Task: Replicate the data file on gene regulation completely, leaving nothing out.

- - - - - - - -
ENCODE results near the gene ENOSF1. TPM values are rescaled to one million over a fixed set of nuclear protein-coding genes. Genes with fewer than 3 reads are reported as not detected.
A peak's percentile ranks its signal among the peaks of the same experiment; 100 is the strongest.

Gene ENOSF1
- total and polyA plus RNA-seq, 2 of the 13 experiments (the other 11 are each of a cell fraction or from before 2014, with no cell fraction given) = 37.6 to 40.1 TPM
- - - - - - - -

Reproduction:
ENCODE results near the gene ENOSF1. TPM values are rescaled to one million over a fixed set of nuclear protein-coding genes. Genes with fewer than 3 reads are reported as not detected.
A peak's percentile ranks its signal among the peaks of the same experiment; 100 is the strongest.

Gene ENOSF1
- total and polyA plus RNA-seq, 2 of the 13 experiments (the other 11 are each of a cell fraction or from before 2014, with no cell fraction given) = 37.6 to 40.1 TPM